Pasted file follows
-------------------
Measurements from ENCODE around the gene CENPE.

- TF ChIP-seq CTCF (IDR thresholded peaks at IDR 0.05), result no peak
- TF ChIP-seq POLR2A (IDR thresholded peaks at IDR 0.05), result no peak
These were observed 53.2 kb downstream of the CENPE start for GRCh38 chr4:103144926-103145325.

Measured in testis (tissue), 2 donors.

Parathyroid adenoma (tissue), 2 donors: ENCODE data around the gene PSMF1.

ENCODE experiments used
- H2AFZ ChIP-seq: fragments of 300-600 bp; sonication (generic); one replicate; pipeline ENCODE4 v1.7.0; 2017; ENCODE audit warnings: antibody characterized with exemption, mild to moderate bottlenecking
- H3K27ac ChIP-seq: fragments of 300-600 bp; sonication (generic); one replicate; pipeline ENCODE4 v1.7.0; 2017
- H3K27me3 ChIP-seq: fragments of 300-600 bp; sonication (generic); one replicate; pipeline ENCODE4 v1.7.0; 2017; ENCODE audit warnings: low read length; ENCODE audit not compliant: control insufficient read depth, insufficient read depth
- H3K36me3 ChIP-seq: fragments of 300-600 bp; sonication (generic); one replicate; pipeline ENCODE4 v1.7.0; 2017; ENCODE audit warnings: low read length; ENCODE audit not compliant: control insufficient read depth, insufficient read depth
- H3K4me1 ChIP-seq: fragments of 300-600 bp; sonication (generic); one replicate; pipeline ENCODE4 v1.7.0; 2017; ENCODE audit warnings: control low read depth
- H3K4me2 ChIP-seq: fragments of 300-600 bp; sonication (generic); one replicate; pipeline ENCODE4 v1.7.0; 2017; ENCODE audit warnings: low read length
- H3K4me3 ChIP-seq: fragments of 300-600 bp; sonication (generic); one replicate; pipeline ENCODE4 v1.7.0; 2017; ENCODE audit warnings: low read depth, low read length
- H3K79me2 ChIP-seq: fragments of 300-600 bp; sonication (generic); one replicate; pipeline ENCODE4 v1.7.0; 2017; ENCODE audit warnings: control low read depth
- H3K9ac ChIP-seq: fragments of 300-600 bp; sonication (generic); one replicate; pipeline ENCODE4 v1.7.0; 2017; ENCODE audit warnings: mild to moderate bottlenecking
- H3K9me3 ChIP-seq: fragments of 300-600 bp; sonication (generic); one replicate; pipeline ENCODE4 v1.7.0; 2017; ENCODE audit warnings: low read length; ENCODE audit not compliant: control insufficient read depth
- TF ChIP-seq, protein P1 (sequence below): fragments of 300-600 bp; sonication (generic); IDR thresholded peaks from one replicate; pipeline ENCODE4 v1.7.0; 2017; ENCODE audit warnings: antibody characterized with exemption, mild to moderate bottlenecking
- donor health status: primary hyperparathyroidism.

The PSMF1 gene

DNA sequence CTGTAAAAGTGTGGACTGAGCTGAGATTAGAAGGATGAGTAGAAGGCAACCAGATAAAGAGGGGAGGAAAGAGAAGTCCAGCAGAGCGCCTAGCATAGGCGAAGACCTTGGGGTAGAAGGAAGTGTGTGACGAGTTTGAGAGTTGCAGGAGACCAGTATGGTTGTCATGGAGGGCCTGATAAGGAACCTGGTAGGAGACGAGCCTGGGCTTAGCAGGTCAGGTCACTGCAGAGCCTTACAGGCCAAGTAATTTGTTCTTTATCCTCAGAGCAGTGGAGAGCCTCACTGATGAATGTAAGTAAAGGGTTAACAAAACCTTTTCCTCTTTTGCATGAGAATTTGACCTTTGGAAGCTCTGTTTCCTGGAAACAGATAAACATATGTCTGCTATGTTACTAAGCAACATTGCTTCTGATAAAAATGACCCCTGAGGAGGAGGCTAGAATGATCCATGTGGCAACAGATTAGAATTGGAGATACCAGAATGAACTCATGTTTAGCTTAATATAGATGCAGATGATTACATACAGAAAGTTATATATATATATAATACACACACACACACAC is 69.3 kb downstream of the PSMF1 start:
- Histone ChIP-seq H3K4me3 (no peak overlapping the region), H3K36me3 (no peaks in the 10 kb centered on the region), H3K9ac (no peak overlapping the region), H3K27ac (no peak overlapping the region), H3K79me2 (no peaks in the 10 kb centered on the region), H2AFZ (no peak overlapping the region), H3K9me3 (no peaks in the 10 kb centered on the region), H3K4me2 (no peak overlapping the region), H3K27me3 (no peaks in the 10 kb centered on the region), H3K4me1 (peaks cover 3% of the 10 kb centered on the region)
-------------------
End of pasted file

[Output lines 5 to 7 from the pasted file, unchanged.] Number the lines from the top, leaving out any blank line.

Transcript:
Measured in testis (tissue), 2 donors.

Parathyroid adenoma (tissue), 2 donors: ENCODE data around the gene PSMF1.

ENCODE experiments used